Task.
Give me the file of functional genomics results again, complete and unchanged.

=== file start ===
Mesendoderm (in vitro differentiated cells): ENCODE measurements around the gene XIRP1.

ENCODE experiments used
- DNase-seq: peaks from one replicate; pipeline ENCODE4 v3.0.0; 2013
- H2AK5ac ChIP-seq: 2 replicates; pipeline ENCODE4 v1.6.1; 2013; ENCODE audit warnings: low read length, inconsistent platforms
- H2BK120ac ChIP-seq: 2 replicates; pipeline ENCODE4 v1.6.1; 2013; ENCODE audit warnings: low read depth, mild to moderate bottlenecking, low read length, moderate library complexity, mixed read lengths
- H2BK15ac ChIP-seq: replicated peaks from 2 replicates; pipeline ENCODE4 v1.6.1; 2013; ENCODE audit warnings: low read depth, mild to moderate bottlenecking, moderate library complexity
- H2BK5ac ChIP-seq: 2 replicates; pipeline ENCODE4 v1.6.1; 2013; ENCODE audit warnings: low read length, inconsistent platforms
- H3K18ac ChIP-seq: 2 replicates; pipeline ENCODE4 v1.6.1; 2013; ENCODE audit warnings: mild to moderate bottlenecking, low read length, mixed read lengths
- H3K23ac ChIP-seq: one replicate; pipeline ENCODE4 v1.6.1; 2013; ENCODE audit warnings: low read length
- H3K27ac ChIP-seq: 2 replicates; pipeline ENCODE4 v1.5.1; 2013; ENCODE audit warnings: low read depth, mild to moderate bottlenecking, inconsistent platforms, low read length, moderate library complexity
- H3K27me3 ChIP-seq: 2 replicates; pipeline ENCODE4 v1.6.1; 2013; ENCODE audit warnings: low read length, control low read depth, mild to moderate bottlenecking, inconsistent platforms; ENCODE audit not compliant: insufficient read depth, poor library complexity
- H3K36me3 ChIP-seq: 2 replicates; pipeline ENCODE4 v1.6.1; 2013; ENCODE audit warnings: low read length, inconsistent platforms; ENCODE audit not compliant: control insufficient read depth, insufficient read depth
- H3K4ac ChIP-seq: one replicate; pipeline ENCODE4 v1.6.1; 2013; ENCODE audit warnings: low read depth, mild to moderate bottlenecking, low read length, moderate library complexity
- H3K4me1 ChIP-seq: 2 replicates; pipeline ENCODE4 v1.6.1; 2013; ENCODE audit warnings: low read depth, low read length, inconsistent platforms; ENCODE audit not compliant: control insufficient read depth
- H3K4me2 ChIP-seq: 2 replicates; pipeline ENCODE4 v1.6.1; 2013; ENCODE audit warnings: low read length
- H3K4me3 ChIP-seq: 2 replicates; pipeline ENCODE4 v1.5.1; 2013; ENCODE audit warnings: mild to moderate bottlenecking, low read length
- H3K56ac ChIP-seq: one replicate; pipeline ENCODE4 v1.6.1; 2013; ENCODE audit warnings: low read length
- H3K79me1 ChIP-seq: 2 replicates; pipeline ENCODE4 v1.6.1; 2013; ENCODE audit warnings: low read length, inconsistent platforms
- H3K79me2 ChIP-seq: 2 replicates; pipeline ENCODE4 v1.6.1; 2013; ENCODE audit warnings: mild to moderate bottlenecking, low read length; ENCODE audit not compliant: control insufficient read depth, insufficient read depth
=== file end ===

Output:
Mesendoderm (in vitro differentiated cells): ENCODE measurements around the gene XIRP1.

ENCODE experiments used
- DNase-seq: peaks from one replicate; pipeline ENCODE4 v3.0.0; 2013
- H2AK5ac ChIP-seq: 2 replicates; pipeline ENCODE4 v1.6.1; 2013; ENCODE audit warnings: low read length, inconsistent platforms
- H2BK120ac ChIP-seq: 2 replicates; pipeline ENCODE4 v1.6.1; 2013; ENCODE audit warnings: low read depth, mild to moderate bottlenecking, low read length, moderate library complexity, mixed read lengths
- H2BK15ac ChIP-seq: replicated peaks from 2 replicates; pipeline ENCODE4 v1.6.1; 2013; ENCODE audit warnings: low read depth, mild to moderate bottlenecking, moderate library complexity
- H2BK5ac ChIP-seq: 2 replicates; pipeline ENCODE4 v1.6.1; 2013; ENCODE audit warnings: low read length, inconsistent platforms
- H3K18ac ChIP-seq: 2 replicates; pipeline ENCODE4 v1.6.1; 2013; ENCODE audit warnings: mild to moderate bottlenecking, low read length, mixed read lengths
- H3K23ac ChIP-seq: one replicate; pipeline ENCODE4 v1.6.1; 2013; ENCODE audit warnings: low read length
- H3K27ac ChIP-seq: 2 replicates; pipeline ENCODE4 v1.5.1; 2013; ENCODE audit warnings: low read depth, mild to moderate bottlenecking, inconsistent platforms, low read length, moderate library complexity
- H3K27me3 ChIP-seq: 2 replicates; pipeline ENCODE4 v1.6.1; 2013; ENCODE audit warnings: low read length, control low read depth, mild to moderate bottlenecking, inconsistent platforms; ENCODE audit not compliant: insufficient read depth, poor library complexity
- H3K36me3 ChIP-seq: 2 replicates; pipeline ENCODE4 v1.6.1; 2013; ENCODE audit warnings: low read length, inconsistent platforms; ENCODE audit not compliant: control insufficient read depth, insufficient read depth
- H3K4ac ChIP-seq: one replicate; pipeline ENCODE4 v1.6.1; 2013; ENCODE audit warnings: low read depth, mild to moderate bottlenecking, low read length, moderate library complexity
- H3K4me1 ChIP-seq: 2 replicates; pipeline ENCODE4 v1.6.1; 2013; ENCODE audit warnings: low read depth, low read length, inconsistent platforms; ENCODE audit not compliant: control insufficient read depth
- H3K4me2 ChIP-seq: 2 replicates; pipeline ENCODE4 v1.6.1; 2013; ENCODE audit warnings: low read length
- H3K4me3 ChIP-seq: 2 replicates; pipeline ENCODE4 v1.5.1; 2013; ENCODE audit warnings: mild to moderate bottlenecking, low read length
- H3K56ac ChIP-seq: one replicate; pipeline ENCODE4 v1.6.1; 2013; ENCODE audit warnings: low read length
- H3K79me1 ChIP-seq: 2 replicates; pipeline ENCODE4 v1.6.1; 2013; ENCODE audit warnings: low read length, inconsistent platforms
- H3K79me2 ChIP-seq: 2 replicates; pipeline ENCODE4 v1.6.1; 2013; ENCODE audit warnings: mild to moderate bottlenecking, low read length; ENCODE audit not compliant: control insufficient read depth, insufficient read depth